Volcano Watch — Student opportunities, volunteer programs

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The mission of the U.S. Geological Survey's Hawaiian Volcano Observatory is to monitor the volcanoes of Hawaii, to study the geological processes associated with eruptive and seismic activities, and to inform the public of the results of our studies.

The mission of the U.S. Geological Survey's Hawaiian Volcano Observatory is to monitor the volcanoes of Hawaii, to study the geological processes associated with eruptive and seismic activities, and to inform the public of the results of our studies. In order to accomplish all of this, we augment our limited permanent staff with students on temporary work appointments and with volunteers.

During the summer months, we employ six to nine student workers. Funds from the U.S. Geological Survey's Minority Participation in the Earth Sciences (MPES) program allow us to hire six students locally from the Hawaii Community College (HCC) and the University of Hawaii at Hilo (UHH) campuses. This summer, we have two students from HCC's electronics and data processing programs and four students from UHH's geology and computer departments. The students earn school credits as they work if they are under a cooperative education appointment.

Since the inception of the MPES program at HVO in 1974, 125 students have helped us carry out our programs. These students work alongside our staff members and are exposed to the latest technology and techniques employed in Earth science research. Although not all of the students continue to pursue careers in the Earth sciences, the knowledge and skills that all of them acquire at HVO can be applied anywhere.

Another program that sponsors students during the summer months is the National Association of Geology Teachers. Up to three students are awarded grants to work at HVO for two months. In order to qualify for the grants, students must have successfully completed a field geology course in mapping and be recommended by their geology faculty. Grantees are then selected by a national committee and assigned to various projects throughout the country.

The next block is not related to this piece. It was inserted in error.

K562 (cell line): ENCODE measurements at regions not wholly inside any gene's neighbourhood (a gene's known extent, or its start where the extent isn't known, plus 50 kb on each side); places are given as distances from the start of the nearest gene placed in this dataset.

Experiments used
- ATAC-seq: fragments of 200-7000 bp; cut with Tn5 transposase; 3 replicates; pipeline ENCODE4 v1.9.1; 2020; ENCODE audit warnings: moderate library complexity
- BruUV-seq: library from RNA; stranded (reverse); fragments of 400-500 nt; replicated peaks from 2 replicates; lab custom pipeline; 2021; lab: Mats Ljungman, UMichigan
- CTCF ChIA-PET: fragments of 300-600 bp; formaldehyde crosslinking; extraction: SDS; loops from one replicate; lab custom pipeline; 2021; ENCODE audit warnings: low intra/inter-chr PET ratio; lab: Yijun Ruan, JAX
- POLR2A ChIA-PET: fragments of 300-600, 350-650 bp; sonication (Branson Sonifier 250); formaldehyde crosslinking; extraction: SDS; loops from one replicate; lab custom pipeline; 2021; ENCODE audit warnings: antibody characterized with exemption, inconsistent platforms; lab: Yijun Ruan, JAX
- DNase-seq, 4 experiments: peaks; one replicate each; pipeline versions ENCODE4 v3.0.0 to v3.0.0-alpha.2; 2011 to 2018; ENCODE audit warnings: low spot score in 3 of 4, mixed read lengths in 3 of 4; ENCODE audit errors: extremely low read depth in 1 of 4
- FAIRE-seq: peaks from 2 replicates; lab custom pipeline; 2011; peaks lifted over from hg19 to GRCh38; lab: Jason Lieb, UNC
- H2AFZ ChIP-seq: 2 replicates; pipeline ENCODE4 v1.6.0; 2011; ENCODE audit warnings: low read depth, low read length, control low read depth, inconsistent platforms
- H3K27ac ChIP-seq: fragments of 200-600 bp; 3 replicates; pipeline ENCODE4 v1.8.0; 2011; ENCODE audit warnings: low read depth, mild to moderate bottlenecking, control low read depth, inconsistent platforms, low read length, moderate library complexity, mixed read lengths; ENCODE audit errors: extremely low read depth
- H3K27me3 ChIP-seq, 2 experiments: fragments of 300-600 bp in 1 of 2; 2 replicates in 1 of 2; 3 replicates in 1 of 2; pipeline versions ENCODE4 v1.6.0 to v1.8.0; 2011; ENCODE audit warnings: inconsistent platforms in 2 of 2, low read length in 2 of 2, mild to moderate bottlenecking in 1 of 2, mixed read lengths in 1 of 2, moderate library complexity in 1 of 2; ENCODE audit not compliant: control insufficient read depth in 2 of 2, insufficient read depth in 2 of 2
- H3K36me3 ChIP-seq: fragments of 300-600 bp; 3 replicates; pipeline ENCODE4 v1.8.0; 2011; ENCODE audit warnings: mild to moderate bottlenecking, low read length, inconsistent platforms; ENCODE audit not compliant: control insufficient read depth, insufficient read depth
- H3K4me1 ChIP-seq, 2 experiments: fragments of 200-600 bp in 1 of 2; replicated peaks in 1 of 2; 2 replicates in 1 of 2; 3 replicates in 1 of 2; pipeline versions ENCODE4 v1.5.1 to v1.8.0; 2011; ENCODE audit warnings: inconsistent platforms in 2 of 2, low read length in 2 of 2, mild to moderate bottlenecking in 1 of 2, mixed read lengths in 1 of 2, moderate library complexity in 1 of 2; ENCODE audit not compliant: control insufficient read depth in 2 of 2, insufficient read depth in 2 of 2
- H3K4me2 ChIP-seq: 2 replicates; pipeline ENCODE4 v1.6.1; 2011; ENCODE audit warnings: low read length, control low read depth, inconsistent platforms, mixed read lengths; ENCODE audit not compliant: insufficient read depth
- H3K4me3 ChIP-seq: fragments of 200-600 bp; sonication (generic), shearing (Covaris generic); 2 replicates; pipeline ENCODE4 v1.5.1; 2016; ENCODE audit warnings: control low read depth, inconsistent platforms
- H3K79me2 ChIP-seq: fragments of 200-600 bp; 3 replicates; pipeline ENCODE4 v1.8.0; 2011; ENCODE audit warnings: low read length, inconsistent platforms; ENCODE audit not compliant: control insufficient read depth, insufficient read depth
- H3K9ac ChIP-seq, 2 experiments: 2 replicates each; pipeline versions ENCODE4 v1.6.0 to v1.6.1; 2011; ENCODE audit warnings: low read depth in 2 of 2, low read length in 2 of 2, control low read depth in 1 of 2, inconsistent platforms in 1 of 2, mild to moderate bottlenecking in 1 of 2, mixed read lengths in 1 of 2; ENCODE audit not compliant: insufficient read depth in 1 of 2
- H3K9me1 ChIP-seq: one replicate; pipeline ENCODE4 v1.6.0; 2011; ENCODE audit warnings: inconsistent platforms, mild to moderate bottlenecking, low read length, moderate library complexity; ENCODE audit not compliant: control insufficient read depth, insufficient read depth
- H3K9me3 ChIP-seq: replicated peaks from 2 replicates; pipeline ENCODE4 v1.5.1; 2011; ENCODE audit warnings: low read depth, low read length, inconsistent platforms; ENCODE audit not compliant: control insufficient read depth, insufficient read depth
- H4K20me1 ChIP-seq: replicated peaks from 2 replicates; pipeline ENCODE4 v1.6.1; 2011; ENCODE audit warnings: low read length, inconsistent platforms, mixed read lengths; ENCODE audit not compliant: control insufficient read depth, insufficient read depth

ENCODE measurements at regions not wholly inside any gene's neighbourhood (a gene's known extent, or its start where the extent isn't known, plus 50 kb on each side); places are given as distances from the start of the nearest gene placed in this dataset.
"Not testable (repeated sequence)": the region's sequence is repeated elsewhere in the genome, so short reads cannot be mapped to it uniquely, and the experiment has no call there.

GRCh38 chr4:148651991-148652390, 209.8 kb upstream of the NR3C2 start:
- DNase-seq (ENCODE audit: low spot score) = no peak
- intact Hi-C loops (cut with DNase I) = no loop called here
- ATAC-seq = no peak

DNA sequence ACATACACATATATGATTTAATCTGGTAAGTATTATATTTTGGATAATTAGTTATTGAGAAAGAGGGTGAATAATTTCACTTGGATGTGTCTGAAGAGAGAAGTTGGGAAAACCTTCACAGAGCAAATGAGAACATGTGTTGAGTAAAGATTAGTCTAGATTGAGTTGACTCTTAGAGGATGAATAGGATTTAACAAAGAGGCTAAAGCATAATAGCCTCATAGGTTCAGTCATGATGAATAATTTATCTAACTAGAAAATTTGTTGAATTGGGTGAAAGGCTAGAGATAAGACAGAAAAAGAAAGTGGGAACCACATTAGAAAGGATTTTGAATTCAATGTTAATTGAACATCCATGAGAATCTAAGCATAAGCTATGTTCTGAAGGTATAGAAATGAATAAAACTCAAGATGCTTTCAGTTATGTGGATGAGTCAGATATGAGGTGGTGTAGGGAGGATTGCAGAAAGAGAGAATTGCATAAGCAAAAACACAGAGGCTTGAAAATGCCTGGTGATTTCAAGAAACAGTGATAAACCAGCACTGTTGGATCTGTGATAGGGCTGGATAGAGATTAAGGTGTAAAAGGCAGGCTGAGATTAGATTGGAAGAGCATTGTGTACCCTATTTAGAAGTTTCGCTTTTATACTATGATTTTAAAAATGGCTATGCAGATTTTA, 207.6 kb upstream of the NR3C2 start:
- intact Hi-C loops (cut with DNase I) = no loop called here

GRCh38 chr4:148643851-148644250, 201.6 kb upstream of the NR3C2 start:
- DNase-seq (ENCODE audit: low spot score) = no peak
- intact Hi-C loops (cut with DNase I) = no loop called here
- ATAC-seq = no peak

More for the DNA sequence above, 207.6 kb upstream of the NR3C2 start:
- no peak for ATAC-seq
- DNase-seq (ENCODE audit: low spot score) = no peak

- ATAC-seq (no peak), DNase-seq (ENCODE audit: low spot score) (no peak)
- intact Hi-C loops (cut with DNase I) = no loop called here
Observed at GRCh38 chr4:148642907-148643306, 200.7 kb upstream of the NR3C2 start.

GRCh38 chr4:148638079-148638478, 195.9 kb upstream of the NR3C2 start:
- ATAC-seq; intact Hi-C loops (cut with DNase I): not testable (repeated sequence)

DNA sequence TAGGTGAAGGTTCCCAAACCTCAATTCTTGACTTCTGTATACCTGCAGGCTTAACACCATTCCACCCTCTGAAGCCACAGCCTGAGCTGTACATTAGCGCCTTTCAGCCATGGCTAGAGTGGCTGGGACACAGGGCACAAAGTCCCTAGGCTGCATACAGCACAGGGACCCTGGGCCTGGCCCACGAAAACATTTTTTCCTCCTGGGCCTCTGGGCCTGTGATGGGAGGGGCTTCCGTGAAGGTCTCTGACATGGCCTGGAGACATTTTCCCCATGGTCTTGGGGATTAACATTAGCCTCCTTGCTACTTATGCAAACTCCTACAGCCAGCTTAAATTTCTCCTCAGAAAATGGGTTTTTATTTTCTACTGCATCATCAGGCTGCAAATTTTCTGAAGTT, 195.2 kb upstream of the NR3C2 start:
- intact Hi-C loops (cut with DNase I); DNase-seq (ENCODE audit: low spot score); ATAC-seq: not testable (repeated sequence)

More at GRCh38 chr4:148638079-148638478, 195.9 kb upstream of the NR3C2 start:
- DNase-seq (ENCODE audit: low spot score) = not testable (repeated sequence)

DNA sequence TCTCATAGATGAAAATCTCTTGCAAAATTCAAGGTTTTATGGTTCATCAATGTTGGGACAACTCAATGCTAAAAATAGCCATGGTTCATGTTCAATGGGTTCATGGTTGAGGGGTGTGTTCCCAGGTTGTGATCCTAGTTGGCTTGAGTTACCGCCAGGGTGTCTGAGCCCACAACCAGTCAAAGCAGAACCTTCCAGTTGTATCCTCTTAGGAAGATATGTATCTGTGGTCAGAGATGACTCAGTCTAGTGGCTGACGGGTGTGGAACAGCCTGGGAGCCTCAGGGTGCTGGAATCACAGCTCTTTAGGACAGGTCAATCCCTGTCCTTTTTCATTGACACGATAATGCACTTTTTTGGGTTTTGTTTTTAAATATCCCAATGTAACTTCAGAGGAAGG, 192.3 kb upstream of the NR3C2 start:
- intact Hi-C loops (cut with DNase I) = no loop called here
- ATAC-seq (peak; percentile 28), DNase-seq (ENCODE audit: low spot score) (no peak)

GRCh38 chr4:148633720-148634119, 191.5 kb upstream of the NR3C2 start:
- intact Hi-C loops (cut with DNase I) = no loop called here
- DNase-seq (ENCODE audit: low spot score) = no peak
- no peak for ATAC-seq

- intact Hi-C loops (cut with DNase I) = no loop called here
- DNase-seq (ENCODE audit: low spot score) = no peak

The U.S. Geological Survey also has a well-established Volunteer for Science program, and HVO's program is probably one of the most popular. Last year, volunteers contributed over 12,600 hours of their time working at HVO. They archive our photos, build instruments in our machine shop, monitor and map the active lava flows, measure and document changes of the active volcanoes, and accompany our geologists and geophysicists in the field. Volunteers range from undergraduate students to retired persons and come from around the world. Due to the time required for training, we only accept volunteers willing to work for three months or longer. The small size of our staff and of our dormitory limits the number of volunteers at any one time.

Volunteers from off-island are housed at our cost in a student dormitory located a few miles from the Observatory in the National Park. They are responsible for transportation to and from Hawaii and for meals and incidental costs. Eligible students can earn tuition credits through the Americorps Program. (This program may not exist after this fiscal year due to Congressional cuts.)

If you are interested in becoming a volunteer at the Hawaiian Volcano Observatory, please write to us at: Volunteer Program, U.S. Geological Survey, P.O. Box 51, Hawaii Volcanoes National Park, HI 96718. Include information about your background, interests, availability, and future plans. List the names and phone numbers for three references. Volunteers gain valuable experience while making an important contribution to the programs of the Hawaiian Volcano Observatory.